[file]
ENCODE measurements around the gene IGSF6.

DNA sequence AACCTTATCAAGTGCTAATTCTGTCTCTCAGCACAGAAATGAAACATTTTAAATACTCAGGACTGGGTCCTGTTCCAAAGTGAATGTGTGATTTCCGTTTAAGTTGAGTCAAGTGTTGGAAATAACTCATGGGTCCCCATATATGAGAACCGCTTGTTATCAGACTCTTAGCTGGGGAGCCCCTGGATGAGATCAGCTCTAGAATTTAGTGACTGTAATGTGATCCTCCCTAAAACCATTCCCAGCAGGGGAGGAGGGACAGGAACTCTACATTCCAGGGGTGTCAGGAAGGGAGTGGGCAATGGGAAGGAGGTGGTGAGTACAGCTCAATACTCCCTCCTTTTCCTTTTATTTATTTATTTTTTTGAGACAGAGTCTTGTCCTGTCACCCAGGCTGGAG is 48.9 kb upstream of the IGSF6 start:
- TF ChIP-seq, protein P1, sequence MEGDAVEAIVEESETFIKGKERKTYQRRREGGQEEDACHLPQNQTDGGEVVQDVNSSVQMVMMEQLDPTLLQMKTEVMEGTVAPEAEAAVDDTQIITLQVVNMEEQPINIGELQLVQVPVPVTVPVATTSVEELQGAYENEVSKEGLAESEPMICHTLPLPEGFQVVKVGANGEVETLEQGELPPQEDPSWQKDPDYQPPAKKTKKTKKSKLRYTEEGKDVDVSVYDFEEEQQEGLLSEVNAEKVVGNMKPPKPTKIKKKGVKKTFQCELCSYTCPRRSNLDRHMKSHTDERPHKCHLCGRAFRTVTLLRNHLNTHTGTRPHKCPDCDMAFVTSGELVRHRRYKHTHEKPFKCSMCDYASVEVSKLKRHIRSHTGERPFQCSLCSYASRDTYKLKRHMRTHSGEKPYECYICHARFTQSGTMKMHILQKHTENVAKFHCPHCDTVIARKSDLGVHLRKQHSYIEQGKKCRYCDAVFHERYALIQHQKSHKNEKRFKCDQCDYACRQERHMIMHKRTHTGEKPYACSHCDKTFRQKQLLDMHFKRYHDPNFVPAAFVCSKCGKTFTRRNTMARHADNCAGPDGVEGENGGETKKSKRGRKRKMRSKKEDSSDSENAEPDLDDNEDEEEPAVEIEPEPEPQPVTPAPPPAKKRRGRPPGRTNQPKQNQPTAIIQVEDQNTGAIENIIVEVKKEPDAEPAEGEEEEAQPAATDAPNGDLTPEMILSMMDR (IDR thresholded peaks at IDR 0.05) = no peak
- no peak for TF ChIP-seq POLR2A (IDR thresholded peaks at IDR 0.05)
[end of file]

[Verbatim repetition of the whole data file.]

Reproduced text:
ENCODE measurements around the gene IGSF6.

DNA sequence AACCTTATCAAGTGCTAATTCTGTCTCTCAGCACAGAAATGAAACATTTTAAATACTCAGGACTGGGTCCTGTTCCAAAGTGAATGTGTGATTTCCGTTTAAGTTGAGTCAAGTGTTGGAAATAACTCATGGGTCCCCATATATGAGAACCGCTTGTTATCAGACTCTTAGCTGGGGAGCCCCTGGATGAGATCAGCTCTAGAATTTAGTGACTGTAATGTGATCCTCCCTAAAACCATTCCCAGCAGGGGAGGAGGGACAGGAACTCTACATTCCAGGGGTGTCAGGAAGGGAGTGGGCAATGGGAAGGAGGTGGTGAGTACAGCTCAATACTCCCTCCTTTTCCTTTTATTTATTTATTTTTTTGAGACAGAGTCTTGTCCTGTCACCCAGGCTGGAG is 48.9 kb upstream of the IGSF6 start:
- TF ChIP-seq, protein P1, sequence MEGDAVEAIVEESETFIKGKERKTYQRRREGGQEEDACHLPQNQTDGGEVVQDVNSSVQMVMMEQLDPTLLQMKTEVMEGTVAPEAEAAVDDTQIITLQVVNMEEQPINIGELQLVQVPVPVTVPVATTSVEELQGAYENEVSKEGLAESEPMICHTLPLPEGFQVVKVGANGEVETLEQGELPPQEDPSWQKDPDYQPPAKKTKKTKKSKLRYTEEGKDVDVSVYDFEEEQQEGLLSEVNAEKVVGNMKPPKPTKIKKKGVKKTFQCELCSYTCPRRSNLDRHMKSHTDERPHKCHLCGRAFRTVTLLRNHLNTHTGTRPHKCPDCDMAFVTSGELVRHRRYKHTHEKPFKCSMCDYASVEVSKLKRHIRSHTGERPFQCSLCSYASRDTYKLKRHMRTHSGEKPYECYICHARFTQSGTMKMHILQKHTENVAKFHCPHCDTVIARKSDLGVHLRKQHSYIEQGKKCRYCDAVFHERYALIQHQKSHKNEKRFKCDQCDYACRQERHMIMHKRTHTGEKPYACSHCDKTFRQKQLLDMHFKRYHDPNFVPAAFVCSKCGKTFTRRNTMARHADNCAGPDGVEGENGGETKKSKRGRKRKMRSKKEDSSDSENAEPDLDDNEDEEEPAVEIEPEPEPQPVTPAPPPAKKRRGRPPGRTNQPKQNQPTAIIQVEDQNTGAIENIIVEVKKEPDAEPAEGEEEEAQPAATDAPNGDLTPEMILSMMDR (IDR thresholded peaks at IDR 0.05) = no peak
- no peak for TF ChIP-seq POLR2A (IDR thresholded peaks at IDR 0.05)